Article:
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March 26, 2005

More fun in the NYC public schools

What could be better than a report of math preparation materials released by New York City education officials with numerous obvious mistakes? We'll see in a moment.

The New York Times explains:

City education officials were forced to recall test preparation materials for math exams late Wednesday after discovering that they were rife with errors, including basic arithmetic mistakes.

The materials were intended for math students in grades 3 through 7, but the faulty information - at least 18 errors - was found before it reached classrooms. The testing guides were e-mailed late Wednesday to regional instructional specialists, math coaches and local instructional superintendents and recalled a few hours later.
A piece in the New York Post adds:
A flabbergasted Mayor Bloomberg yesterday said he could hardly believe it when he learned that city educrats produced math test-prep manuals that were rife with errors.

"Every day you wake up in my job and you say, 'They did what?' " Bloomberg said on his weekly radio show on WABC-AM, which he conducted by phone from his Bermuda vacation home.
What kind of errors? According to the NY Post:
Perhaps the most embarrassing error is on the cover of the booklet for the fourth grade — it says "forth grade."

An algebraic equation in the booklet for seventh-grade teachers also uses variables to ask, in essence, what 15+10 equals — but gives the correct answer as 24. In fact, 25 is not even among the four multiple-choice answers.
And, of course, the excuses were rolling out fast and furious:
School officials blamed the mistakes on an ineffective fact-checker.

"We have a clear protocol for review of all materials," Carmen Farina, deputy chancellor for teaching and learning, said in a statement. "In this case, a member of my staff inexcusably failed to follow our protocol, and I have written a letter of reprimand to the person’s file. We recalled the materials within hours, corrections to the guide will be made, and it again will be distributed digitally."
So, now, let's return to my opening question: What could be better than math preparation materials released by New York City education officials with numerous mistakes?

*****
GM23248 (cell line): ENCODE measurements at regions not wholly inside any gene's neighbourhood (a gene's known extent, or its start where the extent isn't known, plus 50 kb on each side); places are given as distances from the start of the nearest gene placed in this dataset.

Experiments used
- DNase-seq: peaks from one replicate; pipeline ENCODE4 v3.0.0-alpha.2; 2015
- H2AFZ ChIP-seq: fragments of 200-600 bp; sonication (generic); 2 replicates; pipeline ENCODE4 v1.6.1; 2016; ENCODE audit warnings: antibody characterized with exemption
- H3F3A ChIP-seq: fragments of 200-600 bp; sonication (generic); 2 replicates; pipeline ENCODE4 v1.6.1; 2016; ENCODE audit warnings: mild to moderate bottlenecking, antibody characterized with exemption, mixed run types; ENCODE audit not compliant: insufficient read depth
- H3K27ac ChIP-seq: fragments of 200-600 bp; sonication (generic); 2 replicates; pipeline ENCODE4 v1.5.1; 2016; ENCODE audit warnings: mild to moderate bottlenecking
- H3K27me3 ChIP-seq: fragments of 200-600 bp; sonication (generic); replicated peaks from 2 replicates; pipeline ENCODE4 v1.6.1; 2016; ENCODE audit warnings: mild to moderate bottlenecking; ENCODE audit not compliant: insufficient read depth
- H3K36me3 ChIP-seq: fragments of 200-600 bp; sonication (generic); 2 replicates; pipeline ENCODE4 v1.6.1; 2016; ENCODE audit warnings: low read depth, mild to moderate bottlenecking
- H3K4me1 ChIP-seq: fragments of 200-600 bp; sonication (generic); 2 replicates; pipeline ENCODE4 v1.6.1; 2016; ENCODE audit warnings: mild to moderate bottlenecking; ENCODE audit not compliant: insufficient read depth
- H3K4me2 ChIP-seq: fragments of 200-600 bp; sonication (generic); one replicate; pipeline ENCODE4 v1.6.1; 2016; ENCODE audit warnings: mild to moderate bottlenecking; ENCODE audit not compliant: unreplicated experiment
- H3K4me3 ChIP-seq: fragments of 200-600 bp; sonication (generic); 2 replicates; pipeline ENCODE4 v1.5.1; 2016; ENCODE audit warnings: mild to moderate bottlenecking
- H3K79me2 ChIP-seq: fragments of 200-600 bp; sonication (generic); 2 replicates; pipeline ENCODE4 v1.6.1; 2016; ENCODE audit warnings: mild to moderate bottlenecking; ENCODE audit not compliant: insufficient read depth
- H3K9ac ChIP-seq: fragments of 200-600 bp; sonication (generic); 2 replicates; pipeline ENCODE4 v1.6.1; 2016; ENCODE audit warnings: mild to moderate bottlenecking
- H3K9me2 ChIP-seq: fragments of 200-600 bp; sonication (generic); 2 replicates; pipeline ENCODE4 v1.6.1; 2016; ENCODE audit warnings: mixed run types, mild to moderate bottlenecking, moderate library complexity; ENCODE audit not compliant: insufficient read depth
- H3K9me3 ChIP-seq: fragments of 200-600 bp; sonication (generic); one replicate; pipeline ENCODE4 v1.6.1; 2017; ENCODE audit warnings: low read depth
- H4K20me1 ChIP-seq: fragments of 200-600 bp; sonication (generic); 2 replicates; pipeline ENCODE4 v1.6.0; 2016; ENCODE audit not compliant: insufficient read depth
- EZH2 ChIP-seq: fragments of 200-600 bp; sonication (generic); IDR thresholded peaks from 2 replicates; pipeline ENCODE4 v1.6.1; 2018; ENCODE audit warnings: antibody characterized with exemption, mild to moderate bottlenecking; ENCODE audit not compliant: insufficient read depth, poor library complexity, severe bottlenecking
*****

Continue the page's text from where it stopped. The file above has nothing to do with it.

The answer is a City teacher who, having flunked the state certification exam, hired a former homeless man to take the test for him. (Via Best of the Web Today.) The New York Daily News has a good summary:
A Bronx teacher who repeatedly flunked his state certification exam paid a formerly homeless man with a developmental disorder $2 to take the test for him, authorities said yesterday.

The illegal stand-in - who looks nothing like teacher Wayne Brightly - not only passed the high-stakes test, he scored so much better than the teacher had previously that the state knew something was wrong, officials said.
In fact, the Daily News article has photos of the two men, which have to be seen to appreciate the humor in this situation.

The New York Times adds a few salient details:
Investigators said the two men met in 1989 through Brooklyn College, when Mr. Brightly, a student, enlisted tutoring help from Mr. Leitner, an alumnus. In 2001, Mr. Leitner started tutoring Mr. Brightly for his certification exam, which he failed at least twice, officials said.

Last summer, Mr. Brightly gave up, the authorities said, and paid Mr. Leitner to get a fake state identification card. Flashing that and Mr. Brightly's Social Security card, Mr. Leitner took the test.

But Mr. Leitner, who has degrees in American and Asian history, did so well on the test that state education officials took note. They also noticed that Mr. Brightly's handwriting had changed.

After the state started looking into the matter, Mr. Brightly ordered Mr. Leitner to get a City Department of Education identification card, the report said. Using the fake state ID and a school letter, Mr. Leitner got the card "within minutes."
Joel Klein, the "chancellor" of the City's schools, says he's "outraged," but he has announced that he will not require changes in the way ID cards are issued.

Footnote: If the name Joel Klein sounds familiar to you, it's because he was Deputy White House Counsel and Assistant Attorney General of the Antitrust Division of the Justice Department during the Clinton presidency.